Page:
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FDA urged to act on bed rails safety

Nov 26, 2012

Hundreds of deaths and thousands of injuries still aren't enough to prompt stronger warnings on the use of and dangers posed by bed rails.

Bed rails are designed to keep patients safe in their beds, namely older patients in assisted-living, nursing home, and hospital settings. These rails extend along a bed. For many patients who are prone to roll out of bed for various reasons, these beds could be a life-saver but for many more people each year, they’ve become a serious health hazard. Patients suffering from Alzheimer's disease or other conditions that could cause them to fall out of bed may benefit from bed rails but some older models could cause more injury than benefit.

If a patient were to fall from bed and slip between the spaced-apart rails on common bed rails, they could become trapped, putting them at risk of suffocation or strangulation. These injuries are more common when people are using beds with older model rails. Most newer models of bed railHundreds of deaths and thousands of injuries still aren't enough to prompt stronger warnings and dangers posed by bed rails. It's designed to keep patients safe in their beds.s are not designed to allow a patient to slip through them.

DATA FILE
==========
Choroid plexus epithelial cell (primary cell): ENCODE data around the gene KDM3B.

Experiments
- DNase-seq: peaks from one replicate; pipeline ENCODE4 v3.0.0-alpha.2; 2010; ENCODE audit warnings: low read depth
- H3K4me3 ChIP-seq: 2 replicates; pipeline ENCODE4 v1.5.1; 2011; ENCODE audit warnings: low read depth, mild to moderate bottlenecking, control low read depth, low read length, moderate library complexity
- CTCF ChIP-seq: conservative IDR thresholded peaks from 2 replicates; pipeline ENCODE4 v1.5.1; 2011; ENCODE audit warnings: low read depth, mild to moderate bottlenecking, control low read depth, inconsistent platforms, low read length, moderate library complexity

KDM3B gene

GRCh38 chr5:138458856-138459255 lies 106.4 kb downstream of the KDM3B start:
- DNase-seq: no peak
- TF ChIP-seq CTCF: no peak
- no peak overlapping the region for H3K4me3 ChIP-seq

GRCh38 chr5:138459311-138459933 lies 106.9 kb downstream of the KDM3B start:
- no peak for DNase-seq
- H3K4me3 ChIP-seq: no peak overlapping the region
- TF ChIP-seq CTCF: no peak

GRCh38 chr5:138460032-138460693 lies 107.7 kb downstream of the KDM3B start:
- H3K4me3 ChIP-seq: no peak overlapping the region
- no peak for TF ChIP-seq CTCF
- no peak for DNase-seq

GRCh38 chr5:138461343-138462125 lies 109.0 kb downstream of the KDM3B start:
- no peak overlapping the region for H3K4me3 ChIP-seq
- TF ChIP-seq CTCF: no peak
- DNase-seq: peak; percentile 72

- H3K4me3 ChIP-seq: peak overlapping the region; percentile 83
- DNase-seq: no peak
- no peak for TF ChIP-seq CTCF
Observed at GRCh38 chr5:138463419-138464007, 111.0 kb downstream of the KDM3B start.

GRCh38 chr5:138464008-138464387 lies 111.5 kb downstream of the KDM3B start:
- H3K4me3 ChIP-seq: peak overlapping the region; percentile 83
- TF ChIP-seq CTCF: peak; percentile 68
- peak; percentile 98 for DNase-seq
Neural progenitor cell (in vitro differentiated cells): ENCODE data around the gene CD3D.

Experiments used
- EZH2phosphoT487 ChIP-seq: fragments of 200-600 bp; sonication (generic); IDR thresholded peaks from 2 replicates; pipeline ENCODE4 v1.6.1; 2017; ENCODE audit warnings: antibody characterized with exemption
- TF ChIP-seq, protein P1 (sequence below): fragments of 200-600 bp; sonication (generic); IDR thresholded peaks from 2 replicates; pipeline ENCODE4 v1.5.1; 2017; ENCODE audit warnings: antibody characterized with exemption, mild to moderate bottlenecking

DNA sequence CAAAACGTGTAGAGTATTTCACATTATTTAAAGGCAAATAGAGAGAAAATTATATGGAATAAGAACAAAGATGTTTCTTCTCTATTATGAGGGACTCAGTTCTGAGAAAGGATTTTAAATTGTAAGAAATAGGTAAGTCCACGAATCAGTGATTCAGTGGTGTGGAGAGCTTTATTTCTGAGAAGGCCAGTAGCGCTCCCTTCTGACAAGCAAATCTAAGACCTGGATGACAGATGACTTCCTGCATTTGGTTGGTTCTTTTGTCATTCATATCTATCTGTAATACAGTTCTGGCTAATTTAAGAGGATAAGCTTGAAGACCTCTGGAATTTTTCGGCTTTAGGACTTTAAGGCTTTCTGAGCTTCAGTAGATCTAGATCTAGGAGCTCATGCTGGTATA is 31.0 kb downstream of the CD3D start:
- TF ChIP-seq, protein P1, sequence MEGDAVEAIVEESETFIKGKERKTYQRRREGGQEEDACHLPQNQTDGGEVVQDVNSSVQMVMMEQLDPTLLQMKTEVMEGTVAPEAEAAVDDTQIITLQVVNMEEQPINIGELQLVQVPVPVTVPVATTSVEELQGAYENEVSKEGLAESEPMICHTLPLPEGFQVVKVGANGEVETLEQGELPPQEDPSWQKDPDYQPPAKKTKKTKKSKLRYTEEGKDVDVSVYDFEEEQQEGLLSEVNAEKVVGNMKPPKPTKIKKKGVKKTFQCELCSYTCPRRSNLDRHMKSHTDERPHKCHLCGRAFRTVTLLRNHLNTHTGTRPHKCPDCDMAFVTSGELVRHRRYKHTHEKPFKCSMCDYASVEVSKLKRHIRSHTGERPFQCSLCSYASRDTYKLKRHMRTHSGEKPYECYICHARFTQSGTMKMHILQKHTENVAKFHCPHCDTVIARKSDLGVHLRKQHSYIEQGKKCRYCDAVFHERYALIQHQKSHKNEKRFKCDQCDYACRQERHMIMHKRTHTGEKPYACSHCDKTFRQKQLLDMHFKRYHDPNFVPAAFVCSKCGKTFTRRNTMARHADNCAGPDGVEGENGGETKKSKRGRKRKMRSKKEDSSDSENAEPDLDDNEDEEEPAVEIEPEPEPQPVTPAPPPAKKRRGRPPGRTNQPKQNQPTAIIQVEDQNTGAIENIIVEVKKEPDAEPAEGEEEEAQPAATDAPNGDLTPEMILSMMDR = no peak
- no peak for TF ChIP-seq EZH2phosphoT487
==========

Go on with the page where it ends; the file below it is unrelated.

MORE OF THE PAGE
According to the New York Times, there are about 4,000 injuries each year that require emergency room care that are blamed on bed rails. In the last decade, about 150 people have died as a result of being trapped in a bed rail. The Consumer Product Safety Commission has received at least 36,000 reports of injuries blamed on bed rails between 2003 and May of this year.

Most of the injuries are among the elderly, often in hospitals or nursing homes. Despite the rising rate of injuries blamed on bed rails, federal health officials have continually allowed manufacturers to talk them out of requiring safety warning labels to be placed on all bed rails detailing their injury risks.

The source found that the Food and Drug Administration and CPSC have repeatedly balked at issuing warnings or requiring that safety labels be placed on all bed rails that would at least make most consumers aware of the potential dangers. Experts told The Times they believe that many of the injuries and deaths caused by these bed rails could have been avoided with more awareness among both health care professionals and patients.

The FDA did issue a warning about the potential hazards of bed rails in 1995 but only issued voluntary guidelines for their use instead of requiring a warning label in 2006. Again, as the injury and death reports continue to accumulate, both federal agencies are being bucked to require that safety labels be placed on these ubiquitous devices.

Newer model bed rails aimed to prevent many of these injuries and some health care facilities have made their employees aware of these potential dangers have reduced the rate of injuries blamed on bed rails since 1995, but many facilities and home health patients still rely on older model rails.


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